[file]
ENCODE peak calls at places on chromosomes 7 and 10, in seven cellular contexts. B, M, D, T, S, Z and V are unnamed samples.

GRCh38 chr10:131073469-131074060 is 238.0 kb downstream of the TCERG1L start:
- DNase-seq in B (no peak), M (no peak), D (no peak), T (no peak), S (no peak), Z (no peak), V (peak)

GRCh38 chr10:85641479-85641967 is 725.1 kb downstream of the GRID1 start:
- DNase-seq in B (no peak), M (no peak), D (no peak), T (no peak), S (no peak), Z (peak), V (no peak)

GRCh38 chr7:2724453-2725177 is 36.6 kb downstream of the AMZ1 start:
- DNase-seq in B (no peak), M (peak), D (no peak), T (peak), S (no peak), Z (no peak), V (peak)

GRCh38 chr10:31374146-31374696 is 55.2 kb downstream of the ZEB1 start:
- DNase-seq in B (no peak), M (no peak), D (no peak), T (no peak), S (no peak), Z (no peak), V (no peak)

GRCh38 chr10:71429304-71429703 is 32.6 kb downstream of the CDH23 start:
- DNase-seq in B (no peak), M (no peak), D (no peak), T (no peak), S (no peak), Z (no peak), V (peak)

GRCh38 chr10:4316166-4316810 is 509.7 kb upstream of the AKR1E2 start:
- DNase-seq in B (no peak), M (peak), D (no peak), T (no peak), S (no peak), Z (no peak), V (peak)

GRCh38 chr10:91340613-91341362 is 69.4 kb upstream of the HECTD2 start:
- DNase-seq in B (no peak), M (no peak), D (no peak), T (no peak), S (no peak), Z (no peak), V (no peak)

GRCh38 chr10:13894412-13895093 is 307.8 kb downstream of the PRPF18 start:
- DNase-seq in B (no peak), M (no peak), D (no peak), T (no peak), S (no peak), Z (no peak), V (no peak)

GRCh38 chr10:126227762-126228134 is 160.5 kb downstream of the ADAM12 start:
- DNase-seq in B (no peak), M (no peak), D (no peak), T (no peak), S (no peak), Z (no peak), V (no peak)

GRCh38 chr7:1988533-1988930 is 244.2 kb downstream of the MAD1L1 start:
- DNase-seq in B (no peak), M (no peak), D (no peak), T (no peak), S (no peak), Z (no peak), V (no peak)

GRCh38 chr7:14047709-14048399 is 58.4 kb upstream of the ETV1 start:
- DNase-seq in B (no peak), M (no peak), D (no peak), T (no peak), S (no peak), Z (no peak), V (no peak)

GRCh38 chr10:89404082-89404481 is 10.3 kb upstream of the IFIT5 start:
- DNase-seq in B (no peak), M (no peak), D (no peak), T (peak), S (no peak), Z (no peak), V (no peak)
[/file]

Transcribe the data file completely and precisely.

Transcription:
ENCODE peak calls at places on chromosomes 7 and 10, in seven cellular contexts. B, M, D, T, S, Z and V are unnamed samples.

GRCh38 chr10:131073469-131074060 is 238.0 kb downstream of the TCERG1L start:
- DNase-seq in B (no peak), M (no peak), D (no peak), T (no peak), S (no peak), Z (no peak), V (peak)

GRCh38 chr10:85641479-85641967 is 725.1 kb downstream of the GRID1 start:
- DNase-seq in B (no peak), M (no peak), D (no peak), T (no peak), S (no peak), Z (peak), V (no peak)

GRCh38 chr7:2724453-2725177 is 36.6 kb downstream of the AMZ1 start:
- DNase-seq in B (no peak), M (peak), D (no peak), T (peak), S (no peak), Z (no peak), V (peak)

GRCh38 chr10:31374146-31374696 is 55.2 kb downstream of the ZEB1 start:
- DNase-seq in B (no peak), M (no peak), D (no peak), T (no peak), S (no peak), Z (no peak), V (no peak)

GRCh38 chr10:71429304-71429703 is 32.6 kb downstream of the CDH23 start:
- DNase-seq in B (no peak), M (no peak), D (no peak), T (no peak), S (no peak), Z (no peak), V (peak)

GRCh38 chr10:4316166-4316810 is 509.7 kb upstream of the AKR1E2 start:
- DNase-seq in B (no peak), M (peak), D (no peak), T (no peak), S (no peak), Z (no peak), V (peak)

GRCh38 chr10:91340613-91341362 is 69.4 kb upstream of the HECTD2 start:
- DNase-seq in B (no peak), M (no peak), D (no peak), T (no peak), S (no peak), Z (no peak), V (no peak)

GRCh38 chr10:13894412-13895093 is 307.8 kb downstream of the PRPF18 start:
- DNase-seq in B (no peak), M (no peak), D (no peak), T (no peak), S (no peak), Z (no peak), V (no peak)

GRCh38 chr10:126227762-126228134 is 160.5 kb downstream of the ADAM12 start:
- DNase-seq in B (no peak), M (no peak), D (no peak), T (no peak), S (no peak), Z (no peak), V (no peak)

GRCh38 chr7:1988533-1988930 is 244.2 kb downstream of the MAD1L1 start:
- DNase-seq in B (no peak), M (no peak), D (no peak), T (no peak), S (no peak), Z (no peak), V (no peak)

GRCh38 chr7:14047709-14048399 is 58.4 kb upstream of the ETV1 start:
- DNase-seq in B (no peak), M (no peak), D (no peak), T (no peak), S (no peak), Z (no peak), V (no peak)

GRCh38 chr10:89404082-89404481 is 10.3 kb upstream of the IFIT5 start:
- DNase-seq in B (no peak), M (no peak), D (no peak), T (peak), S (no peak), Z (no peak), V (no peak)